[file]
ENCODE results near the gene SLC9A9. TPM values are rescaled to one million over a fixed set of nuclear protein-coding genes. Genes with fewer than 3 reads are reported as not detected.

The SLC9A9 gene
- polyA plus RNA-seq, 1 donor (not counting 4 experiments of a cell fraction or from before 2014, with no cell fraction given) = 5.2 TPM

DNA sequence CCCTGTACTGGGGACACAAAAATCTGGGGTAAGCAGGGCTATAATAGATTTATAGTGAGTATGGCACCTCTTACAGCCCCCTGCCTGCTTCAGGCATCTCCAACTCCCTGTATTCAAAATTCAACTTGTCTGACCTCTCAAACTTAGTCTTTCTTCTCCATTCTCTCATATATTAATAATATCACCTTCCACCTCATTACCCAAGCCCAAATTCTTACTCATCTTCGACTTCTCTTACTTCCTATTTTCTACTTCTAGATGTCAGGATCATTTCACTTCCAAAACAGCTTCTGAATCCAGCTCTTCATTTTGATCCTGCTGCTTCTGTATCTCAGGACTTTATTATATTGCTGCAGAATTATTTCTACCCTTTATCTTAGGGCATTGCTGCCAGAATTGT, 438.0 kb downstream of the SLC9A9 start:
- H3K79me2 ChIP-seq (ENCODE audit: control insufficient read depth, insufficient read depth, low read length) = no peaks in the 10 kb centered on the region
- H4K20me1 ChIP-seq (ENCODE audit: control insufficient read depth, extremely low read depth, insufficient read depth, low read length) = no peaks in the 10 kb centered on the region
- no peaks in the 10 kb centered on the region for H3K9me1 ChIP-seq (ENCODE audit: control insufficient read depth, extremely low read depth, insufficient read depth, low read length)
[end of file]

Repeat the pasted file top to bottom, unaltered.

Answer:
ENCODE results near the gene SLC9A9. TPM values are rescaled to one million over a fixed set of nuclear protein-coding genes. Genes with fewer than 3 reads are reported as not detected.

The SLC9A9 gene
- polyA plus RNA-seq, 1 donor (not counting 4 experiments of a cell fraction or from before 2014, with no cell fraction given) = 5.2 TPM

DNA sequence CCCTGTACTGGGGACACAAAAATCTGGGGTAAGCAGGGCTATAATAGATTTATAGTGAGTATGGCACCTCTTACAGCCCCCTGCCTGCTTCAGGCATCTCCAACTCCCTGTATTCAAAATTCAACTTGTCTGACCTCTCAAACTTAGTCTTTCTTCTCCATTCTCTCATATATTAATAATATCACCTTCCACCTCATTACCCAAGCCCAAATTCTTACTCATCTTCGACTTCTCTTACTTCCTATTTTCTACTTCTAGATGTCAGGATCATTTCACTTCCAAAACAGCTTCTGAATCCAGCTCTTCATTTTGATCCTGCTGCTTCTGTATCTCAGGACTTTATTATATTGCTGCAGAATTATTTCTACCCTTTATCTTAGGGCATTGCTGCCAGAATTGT, 438.0 kb downstream of the SLC9A9 start:
- H3K79me2 ChIP-seq (ENCODE audit: control insufficient read depth, insufficient read depth, low read length) = no peaks in the 10 kb centered on the region
- H4K20me1 ChIP-seq (ENCODE audit: control insufficient read depth, extremely low read depth, insufficient read depth, low read length) = no peaks in the 10 kb centered on the region
- no peaks in the 10 kb centered on the region for H3K9me1 ChIP-seq (ENCODE audit: control insufficient read depth, extremely low read depth, insufficient read depth, low read length)